New novels by Jane Porter and Elizabeth Sims are steeped in sense of place
Western Washington authors Jane Porter and Elizabeth Sims turn out new novels with a strong sense of location. Porter's "She's Gone Country" has a strong Texas flavor; Sims' "On Location" is set in the dim and misty backwoods of the Olympic Peninsula.
Special to The Seattle Times
'She's Gone Country'
by Jane Porter
5 Spot/Grand Central Publishing, 382 pp., $13.99
by Elizabeth Sims
St. Martin's/Minotaur, 374 pp., $25.99
Location, location, location.
The "where" of a novel can be just as important as the "who" and the "why." And two Western Washington writers have just produced new novels that have such a strong sense of place that they're unthinkable in any setting except their own.
Jane Porter, who is variously described as a romance writer and a chick-lit author ("Flirting With Forty"), has set "She's Gone Country" in deepest Texas, full of manly cowboys and barbecued spareribs. Elizabeth Sims' mystery "On Location," the third in a series featuring feisty actress Rita Farmer, is so thoroughly enmeshed in the Olympic Peninsula forest that you almost expect moss to sprout on the book cover.
Both are strongly plotted, with heroines who are vulnerable yet resilient. Beyond this point, however, they diverge in interesting ways.
Porter's first-person narrative is written in the present continuous ("I shower and leave the house with my hair wet"), in the voice of Shey Lynne Darcy, a 39-year-old New York fashion model who has graced the Sports Illustrated Swimsuit issue and the cover of Vogue. Shey and her three teenage sons have sought refuge in her native Texas after her husband left her for his boyfriend Erik.
Complicating things further are Shey's mother ("Shey Lynne, you've been here three months now and not once have you taken those boys to church"), her overprotective brothers, and her sons' serious adjustment problems (one wants to return to New York; one wants to ride dangerous rodeo bulls; and one is flunking out of school). And, of course, there is the dangerously attractive man from Shey's girlhood — retired rodeo champ Dane Kelly, who has his own troubled past.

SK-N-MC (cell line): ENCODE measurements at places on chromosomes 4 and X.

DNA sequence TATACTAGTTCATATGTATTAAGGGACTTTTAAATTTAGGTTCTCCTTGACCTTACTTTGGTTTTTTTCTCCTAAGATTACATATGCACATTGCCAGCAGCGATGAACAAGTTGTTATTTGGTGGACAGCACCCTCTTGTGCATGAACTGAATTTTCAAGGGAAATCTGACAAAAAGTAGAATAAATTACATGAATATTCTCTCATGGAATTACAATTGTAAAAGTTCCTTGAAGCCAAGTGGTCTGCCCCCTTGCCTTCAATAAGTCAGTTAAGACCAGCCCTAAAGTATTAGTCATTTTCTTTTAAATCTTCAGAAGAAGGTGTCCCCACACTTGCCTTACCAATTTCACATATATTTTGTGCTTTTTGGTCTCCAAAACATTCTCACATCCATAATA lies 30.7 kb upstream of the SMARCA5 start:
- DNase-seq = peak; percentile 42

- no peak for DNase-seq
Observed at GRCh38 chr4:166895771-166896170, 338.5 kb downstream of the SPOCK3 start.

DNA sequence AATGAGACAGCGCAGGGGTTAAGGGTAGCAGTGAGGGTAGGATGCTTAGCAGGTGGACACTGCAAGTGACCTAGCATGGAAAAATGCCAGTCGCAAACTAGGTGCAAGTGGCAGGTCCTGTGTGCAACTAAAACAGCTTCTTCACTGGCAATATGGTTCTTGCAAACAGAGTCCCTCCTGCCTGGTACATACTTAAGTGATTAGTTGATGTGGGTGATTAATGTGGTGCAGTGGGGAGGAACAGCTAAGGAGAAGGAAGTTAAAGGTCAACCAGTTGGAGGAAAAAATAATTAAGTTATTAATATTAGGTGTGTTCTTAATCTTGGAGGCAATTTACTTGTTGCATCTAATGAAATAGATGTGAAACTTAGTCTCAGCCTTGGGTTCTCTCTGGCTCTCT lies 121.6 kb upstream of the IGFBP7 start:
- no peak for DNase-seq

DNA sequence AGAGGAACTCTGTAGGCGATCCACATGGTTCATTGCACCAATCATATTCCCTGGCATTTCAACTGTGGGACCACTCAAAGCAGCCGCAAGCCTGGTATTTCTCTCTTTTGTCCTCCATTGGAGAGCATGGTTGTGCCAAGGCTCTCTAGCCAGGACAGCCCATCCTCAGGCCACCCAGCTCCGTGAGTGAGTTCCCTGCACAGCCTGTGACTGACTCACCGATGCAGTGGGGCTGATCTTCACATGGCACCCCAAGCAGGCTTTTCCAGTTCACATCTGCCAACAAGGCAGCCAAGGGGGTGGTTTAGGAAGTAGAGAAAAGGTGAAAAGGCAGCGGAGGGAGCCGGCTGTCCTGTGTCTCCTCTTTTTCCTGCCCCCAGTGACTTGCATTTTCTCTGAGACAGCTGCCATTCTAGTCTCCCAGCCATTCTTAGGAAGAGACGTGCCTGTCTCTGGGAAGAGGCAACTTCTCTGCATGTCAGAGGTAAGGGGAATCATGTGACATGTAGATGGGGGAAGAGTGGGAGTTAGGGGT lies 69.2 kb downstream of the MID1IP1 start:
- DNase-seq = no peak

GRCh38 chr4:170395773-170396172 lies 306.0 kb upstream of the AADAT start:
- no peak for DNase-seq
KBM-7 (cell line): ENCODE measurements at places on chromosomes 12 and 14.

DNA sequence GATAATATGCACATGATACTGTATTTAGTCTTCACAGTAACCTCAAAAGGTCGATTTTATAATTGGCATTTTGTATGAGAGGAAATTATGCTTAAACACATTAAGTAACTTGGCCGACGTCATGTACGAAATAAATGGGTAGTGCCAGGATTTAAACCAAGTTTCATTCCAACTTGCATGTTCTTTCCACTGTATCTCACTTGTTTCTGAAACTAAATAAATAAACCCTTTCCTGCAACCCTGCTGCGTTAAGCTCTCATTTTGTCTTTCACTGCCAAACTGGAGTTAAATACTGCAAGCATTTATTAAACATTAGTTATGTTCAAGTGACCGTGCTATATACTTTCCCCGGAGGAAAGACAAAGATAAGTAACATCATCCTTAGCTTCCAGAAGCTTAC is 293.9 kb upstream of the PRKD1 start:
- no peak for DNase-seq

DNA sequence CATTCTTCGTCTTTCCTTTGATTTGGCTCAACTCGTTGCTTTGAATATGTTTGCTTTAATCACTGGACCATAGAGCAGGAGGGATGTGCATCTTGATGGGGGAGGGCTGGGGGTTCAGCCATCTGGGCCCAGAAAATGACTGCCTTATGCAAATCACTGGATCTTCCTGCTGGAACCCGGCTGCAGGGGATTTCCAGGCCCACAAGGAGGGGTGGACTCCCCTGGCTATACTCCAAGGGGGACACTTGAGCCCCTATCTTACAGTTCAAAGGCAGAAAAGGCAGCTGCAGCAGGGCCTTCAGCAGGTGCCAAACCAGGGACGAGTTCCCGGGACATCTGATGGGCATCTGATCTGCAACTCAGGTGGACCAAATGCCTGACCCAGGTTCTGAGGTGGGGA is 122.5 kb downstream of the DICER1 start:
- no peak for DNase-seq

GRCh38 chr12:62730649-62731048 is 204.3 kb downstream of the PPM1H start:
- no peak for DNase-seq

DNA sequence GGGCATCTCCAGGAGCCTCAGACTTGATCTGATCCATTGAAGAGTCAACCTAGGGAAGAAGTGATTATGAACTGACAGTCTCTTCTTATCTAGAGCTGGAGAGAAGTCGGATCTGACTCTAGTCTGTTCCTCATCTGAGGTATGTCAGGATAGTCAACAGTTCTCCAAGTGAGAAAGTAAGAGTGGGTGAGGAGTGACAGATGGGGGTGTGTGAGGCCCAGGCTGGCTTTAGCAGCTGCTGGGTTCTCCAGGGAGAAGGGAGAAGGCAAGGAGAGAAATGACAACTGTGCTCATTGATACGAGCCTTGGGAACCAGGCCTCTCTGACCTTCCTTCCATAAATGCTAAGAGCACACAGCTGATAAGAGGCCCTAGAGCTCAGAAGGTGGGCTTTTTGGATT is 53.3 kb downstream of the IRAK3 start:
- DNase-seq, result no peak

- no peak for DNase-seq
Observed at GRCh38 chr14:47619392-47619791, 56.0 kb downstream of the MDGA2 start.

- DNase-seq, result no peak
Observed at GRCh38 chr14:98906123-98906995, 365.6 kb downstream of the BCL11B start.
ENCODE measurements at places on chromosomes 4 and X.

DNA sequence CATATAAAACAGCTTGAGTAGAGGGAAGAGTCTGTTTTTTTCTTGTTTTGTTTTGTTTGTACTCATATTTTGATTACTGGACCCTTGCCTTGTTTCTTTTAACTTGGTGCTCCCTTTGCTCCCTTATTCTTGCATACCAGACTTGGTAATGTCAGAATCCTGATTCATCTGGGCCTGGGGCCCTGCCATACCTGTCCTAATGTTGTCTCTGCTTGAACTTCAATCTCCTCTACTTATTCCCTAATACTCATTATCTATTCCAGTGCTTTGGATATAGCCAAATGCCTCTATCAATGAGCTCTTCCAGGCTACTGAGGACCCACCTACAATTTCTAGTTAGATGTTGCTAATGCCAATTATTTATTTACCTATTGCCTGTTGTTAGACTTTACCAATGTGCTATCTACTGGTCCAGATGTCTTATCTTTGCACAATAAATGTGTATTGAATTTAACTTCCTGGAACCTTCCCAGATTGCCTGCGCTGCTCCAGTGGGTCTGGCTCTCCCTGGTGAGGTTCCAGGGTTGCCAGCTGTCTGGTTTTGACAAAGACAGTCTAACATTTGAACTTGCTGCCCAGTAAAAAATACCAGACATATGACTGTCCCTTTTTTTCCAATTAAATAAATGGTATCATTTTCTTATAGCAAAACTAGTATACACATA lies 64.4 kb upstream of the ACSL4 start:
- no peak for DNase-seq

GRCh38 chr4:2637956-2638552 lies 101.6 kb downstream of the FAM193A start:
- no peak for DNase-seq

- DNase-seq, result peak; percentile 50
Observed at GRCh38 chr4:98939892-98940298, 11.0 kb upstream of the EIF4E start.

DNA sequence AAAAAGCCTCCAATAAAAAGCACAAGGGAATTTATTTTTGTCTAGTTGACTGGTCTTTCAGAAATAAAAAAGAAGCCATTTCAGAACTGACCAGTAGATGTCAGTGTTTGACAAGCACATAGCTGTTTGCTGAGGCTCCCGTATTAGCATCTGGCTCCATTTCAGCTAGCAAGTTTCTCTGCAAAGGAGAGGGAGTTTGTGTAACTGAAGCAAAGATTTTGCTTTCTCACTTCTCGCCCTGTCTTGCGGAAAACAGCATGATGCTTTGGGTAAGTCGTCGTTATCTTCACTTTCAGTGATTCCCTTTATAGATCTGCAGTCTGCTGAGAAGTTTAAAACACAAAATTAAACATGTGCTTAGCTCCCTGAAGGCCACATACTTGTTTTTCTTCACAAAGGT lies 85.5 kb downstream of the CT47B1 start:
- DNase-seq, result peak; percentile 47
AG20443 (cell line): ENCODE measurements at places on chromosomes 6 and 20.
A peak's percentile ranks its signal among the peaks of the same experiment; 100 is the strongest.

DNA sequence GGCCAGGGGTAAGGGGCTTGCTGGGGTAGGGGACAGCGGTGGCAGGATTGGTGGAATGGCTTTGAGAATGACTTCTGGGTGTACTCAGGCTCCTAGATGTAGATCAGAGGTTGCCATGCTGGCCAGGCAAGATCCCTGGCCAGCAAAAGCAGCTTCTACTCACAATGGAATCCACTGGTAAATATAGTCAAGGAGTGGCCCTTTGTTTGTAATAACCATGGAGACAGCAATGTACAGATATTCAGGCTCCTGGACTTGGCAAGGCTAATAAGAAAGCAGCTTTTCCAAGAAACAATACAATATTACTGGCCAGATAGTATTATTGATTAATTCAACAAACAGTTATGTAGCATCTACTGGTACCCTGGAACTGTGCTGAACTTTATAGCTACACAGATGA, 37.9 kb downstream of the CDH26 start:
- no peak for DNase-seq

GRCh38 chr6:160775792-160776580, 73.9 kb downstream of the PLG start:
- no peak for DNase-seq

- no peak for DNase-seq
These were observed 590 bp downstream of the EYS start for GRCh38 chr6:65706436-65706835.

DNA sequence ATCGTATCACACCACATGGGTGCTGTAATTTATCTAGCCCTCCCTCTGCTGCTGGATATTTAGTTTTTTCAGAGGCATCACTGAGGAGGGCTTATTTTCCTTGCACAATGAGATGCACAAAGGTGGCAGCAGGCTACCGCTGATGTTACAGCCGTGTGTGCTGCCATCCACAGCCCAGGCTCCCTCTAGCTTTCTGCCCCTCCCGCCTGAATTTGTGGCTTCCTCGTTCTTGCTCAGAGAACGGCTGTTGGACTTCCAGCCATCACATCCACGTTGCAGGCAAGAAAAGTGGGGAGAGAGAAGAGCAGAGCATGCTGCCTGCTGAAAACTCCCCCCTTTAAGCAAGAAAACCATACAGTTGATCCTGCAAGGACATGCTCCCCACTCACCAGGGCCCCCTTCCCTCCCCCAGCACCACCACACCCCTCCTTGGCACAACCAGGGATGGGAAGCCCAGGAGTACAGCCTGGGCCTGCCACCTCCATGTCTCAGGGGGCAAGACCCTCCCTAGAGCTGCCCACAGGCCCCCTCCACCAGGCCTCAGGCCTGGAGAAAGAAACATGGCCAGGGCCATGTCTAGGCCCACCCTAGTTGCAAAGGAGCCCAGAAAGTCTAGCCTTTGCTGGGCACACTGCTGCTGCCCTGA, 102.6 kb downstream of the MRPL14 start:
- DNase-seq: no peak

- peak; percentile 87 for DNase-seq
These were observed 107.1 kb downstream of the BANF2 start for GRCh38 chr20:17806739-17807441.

All these elements are neatly tied up — with a few twists — in an engaging, if idealized, romance. According to interviews and Porter's blog (at www.janeporter.com), some of the plot elements echo aspects of the author's own life, suggesting she has taken to heart the familiar dictum, "Write what you know."
Elizabeth Sims' hot-tempered, independent actress/heroine Rita Farmer has already appeared in two previous mysteries ("The Actress" and "The Extra"), but you needn't have read the preceding books to appreciate the third ("On Location"). In this fast-paced, atmospheric mystery, Rita is hot on the trail of her scatty sister Gina, who has disappeared while on an ill-prepared deep-woods camping trip with her boyfriend. When Gina fails to report back and doesn't answer her cellphone, Rita fears the worst, mobilizing her friend Daniel and her impossibly chipper, obedient and gifted 6-year-old son to trace the campers.
The dense Olympic Peninsula forests and the rising floodwaters make the search more difficult. Rita's investigator boyfriend, George, is meanwhile hot on the trail of related misdeeds. Telling the story through several separate points of view, Sims assembles almost her entire cast of characters in a portion of the wilderness that at times suggests the movie "Deliverance."
Sims shines in her deft characterizations, and in the descriptive passages that call the gloomy Northwest skies "stomped-newspaper gray" and the Puget Sound waters "slaty and ominous." The rains are so vividly depicted that readers may find themselves reaching for a warm jacket ... even in midsummer.
Melinda Bargreen is the former classical music critic for The Seattle Times. She's a freelance contributor to the Times and reviews concerts for 98.1 Classical KING FM (www.king.org).
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